Let me give you a couple of facts that may surprise you.
The United States currently has 435 members in the House of Representatives and 100 Senators to represent a population of about 316 million people (and growing) or about one representative for every 585,000 people.
In the late 1700s our population was estimated at five million.
At that time (1787) Congress passed a law, which provided representation of one per 30,000 people.
About one hundred years ago (1911) Congress made the last official changes in the number of House representatives allowed by setting them at the number still in effect today, 435.
With today’s population at more than three times that of 100 years ago, our representation has now become totally out of sync with the original idea of a Congress directly responsible to the people.
In 1789, as a result of prodding by James Madison during the development of the “Bill of Rights,” he encouraged the proposal of 12 amendments to the constitution, the first of which was to allow the number of representations to increase with population gains and not to allow more than one representative per 50,000. That amendment did not pass.
The only change to our representation since 1911 has been to the Senate, which allows two senators from each state and has increased only as the country has grown in number of states.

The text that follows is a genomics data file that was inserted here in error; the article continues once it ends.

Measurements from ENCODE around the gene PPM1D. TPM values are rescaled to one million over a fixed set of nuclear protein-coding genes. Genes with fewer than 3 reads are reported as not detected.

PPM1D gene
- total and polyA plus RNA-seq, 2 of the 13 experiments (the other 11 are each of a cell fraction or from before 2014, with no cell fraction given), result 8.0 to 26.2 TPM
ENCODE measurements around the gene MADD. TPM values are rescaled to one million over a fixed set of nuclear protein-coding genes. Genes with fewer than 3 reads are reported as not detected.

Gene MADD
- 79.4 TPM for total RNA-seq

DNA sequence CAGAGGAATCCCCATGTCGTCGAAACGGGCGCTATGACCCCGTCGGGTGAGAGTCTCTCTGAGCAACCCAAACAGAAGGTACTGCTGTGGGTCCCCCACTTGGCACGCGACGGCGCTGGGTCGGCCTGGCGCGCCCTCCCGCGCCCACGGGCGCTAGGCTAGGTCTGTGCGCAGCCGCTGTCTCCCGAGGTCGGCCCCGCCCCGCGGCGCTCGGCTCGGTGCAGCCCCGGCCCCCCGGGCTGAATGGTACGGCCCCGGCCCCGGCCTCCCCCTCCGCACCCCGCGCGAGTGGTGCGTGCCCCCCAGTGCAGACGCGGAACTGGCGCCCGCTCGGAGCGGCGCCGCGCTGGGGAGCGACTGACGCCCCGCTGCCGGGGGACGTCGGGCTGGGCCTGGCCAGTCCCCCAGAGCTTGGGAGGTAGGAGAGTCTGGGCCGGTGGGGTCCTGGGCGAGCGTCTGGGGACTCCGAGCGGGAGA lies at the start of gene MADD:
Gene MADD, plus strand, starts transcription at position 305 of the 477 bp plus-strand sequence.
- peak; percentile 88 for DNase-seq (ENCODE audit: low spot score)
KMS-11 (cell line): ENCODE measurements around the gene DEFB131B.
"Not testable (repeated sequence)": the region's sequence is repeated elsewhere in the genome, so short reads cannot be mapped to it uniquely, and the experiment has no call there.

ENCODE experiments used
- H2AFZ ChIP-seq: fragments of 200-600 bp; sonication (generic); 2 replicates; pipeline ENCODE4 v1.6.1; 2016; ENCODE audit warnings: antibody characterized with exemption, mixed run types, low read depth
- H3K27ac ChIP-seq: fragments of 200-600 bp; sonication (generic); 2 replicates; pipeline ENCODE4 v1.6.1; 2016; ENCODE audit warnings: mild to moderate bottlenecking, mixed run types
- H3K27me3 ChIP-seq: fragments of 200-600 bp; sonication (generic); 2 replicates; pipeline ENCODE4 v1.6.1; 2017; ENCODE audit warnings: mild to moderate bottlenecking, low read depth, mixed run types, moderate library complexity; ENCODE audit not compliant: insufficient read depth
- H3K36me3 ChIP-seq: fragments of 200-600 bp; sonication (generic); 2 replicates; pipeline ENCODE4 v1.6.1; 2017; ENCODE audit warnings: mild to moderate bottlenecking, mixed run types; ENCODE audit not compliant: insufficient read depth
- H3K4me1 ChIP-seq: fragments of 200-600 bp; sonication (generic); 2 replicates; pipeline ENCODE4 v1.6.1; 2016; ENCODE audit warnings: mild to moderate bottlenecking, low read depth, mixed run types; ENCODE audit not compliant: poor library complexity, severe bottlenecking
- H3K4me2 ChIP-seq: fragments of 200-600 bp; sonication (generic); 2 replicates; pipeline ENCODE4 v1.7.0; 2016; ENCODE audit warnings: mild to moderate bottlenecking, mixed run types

The last state to join the US was Hawaii in the 1950s, bringing that total to 100.
According to the U.S. Constitution, the State of Florida (based on the 30,000 limit) should have 600 U.S. Representatives. By the same token, our federal legislative branch would have over 6,000 members.
Sounds a little ludicrous, doesn’t it?
The use of gerrymandering creates the biggest foe to any increase in the number of representatives.
Typically politicians, especially those in charge (or even those that hope to be in charge one day), oppose any changes in the
ratio of representatives to voters.
Their opposition is based on not wanting the districts smaller, which in essence makes it harder to gerrymander and therefore harder to control the vote based along party lines.
Considering the current state of politics, changing the House of Representatives would be extremely complicated, no matter how you went about increasing the number of representatives.
One solution I would suggest would be to use the same number of representatives as the Electoral College (535) divided exactly the same way.
Once that was done then the next step would be to increase the number (or decrease) the number by one percent every ten years based on the Census population count of each state.
In effect, this solution would give Americans 688 total representation.
And although it is a long way from perfect it is at least a start.
Next week I plan to write about our local representation and how it drives decisions.
I will end this by saying that our government would not be here today if early Americans (at that time British Colonists) had not felt that they were not being represented fairly.